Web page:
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The time value of money (TVM) is the concept that money available at the present time is worth more than the identical sum in the future due to its potential earning capacity.
This core principle of finance holds that, provided money can earn interest, any amount of money is worth more the sooner it is received. TVM is also sometimes referred to as present discounted value.
The time value of money draws from the idea that rational investors prefer to receive money today rather than the same amount of money in the future because of money's potential to grow in value over a given period of time. For example, money deposited into a Savings Account earns a certain interest rate, and is therefore said to be compounding in value.
Further illustrating the rational investor's preference, assume you have the option to choose between receiving Rs. 10,000 now versus Rs. 10,000 in two years. It's reasonable to assume most people would choose the first option. Despite the equal value at time of disbursement, receiving the Rs. 10,000 today has more value and utility to the beneficiary than receiving it in the future due to the opportunity costs associated with the wait. Such opportunity costs could include the potential gain on interest were that money received today and held in a savings account for two years.
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Depending on the exact situation in question, the TVM formula may change slightly. For example, in the case of annuity or perpetuity payments, the generalized formula has additional or less factors. But in general, the most fundamental TVM formula takes into account the following variables:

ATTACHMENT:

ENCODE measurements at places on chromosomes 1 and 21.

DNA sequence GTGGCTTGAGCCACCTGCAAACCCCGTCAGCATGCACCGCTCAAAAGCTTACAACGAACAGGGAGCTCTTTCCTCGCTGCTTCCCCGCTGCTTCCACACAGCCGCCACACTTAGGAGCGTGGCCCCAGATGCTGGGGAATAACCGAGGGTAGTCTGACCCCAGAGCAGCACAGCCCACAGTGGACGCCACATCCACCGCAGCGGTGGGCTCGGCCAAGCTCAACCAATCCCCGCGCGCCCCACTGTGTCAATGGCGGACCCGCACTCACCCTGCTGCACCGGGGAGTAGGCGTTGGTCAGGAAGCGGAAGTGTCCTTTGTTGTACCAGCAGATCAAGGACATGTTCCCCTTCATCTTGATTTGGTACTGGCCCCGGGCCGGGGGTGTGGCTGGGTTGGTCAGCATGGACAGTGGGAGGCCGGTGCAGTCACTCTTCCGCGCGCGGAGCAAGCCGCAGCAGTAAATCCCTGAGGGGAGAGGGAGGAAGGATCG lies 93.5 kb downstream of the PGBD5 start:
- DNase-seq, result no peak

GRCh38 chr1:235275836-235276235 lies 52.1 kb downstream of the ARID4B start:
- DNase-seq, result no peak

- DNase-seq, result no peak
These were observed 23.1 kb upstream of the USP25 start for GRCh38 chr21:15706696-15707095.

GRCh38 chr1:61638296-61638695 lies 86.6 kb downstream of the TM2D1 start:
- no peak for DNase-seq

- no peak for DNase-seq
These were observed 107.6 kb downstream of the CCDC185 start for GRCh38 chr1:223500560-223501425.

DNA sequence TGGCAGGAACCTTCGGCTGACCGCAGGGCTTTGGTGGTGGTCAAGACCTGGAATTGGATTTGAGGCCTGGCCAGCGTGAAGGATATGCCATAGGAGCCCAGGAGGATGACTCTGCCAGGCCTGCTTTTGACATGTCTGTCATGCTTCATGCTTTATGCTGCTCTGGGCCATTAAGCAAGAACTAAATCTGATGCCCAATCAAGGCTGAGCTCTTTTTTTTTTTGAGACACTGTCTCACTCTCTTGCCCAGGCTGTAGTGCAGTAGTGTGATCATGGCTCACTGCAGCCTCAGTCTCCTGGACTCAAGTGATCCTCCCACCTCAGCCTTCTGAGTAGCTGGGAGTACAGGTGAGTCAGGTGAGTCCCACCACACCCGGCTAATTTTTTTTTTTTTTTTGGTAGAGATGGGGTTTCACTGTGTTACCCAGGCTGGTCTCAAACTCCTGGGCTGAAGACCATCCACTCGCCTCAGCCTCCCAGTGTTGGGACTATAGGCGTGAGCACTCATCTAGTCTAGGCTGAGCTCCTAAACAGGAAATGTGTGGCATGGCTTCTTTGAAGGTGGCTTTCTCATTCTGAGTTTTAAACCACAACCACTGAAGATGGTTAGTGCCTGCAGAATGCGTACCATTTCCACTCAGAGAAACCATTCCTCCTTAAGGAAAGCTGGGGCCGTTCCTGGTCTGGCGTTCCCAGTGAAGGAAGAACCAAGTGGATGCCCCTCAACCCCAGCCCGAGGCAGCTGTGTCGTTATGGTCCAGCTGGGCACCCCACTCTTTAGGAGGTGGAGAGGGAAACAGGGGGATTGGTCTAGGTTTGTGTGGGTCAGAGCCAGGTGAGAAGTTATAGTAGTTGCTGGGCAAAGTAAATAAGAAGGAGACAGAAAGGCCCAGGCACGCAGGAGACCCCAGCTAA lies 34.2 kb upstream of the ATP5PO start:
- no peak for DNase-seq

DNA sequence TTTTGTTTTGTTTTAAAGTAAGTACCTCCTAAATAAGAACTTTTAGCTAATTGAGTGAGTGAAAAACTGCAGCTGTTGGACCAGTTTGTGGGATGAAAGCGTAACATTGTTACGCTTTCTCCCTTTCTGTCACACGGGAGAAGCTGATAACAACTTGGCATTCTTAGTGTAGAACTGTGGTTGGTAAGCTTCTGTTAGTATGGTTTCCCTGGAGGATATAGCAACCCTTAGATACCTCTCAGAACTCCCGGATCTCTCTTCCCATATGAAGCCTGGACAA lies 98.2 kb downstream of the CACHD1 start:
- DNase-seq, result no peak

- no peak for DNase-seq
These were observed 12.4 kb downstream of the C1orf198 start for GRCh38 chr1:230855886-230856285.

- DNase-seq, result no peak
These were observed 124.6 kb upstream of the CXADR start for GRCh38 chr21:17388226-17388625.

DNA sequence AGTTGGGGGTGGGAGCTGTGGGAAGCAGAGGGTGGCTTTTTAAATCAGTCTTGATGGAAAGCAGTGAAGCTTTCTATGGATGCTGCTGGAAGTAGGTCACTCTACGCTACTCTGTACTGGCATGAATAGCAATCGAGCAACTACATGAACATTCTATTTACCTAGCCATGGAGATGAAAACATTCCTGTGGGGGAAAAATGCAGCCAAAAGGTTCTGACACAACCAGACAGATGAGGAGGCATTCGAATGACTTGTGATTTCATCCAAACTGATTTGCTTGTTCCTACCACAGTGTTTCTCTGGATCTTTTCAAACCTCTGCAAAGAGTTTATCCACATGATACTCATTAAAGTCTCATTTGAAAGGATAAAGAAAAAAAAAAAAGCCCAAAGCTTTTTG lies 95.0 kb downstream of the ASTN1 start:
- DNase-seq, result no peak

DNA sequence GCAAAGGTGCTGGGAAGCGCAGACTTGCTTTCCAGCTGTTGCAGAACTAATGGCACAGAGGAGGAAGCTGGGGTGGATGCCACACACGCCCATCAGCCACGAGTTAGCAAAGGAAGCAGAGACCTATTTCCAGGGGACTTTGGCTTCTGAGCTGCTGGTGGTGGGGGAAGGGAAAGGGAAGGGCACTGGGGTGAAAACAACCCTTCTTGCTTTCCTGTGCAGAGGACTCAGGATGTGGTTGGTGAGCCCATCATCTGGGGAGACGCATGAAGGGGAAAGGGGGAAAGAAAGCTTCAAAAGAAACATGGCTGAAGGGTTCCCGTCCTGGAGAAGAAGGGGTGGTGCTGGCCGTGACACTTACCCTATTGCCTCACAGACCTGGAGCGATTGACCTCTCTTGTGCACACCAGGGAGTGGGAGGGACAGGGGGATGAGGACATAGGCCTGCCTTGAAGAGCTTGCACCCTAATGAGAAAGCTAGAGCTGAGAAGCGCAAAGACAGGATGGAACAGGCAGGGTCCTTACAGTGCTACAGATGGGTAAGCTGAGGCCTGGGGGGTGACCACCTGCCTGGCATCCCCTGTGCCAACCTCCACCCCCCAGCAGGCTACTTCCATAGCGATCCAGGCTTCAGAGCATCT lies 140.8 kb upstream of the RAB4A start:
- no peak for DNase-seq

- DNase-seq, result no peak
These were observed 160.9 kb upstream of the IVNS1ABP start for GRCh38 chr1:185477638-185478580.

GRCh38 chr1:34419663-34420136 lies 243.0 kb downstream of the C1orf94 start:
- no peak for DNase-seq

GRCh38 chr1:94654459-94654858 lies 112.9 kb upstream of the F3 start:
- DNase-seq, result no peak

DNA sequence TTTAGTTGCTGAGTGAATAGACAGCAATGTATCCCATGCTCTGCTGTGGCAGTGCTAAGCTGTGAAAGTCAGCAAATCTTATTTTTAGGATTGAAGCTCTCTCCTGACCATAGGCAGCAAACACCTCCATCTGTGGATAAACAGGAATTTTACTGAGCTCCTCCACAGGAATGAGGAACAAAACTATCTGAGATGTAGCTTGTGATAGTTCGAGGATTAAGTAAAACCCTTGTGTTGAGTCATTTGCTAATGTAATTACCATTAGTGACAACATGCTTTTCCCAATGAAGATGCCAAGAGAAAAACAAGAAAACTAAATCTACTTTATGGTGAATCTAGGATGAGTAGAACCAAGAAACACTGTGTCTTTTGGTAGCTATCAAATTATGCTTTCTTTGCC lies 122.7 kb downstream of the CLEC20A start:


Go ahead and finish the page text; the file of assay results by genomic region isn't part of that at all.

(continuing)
Based on these variables, the formula for TVM is:
FV = PV x [ 1 + (i / n) ] (n x t)
Assume a sum of $10,000 is invested for one year at 10% interest. The future value of that money is:
FV = Rs. 10,000 x (1 + (10% / 1) ^ (1 x 1) = Rs. 11,000
The formula can also be rearranged to find the value of the future sum in present day dollars. For example, the value of Rs. 5,000 one year from today, compounded at 7% interest, is:
PV = Rs. 5,000 / (1 + (7% / 1) ^ (1 x 1) = Rs. 4,673
The number of compounding periods can have a drastic effect on the TVM calculations. Taking the Rs. 10,000 example above, if the number of compounding periods is increased to quarterly, monthly or daily, the ending future value calculations are:
This shows TVM depends not only on interest rate and time horizon, but also on how many times the compounding calculations are computed each year.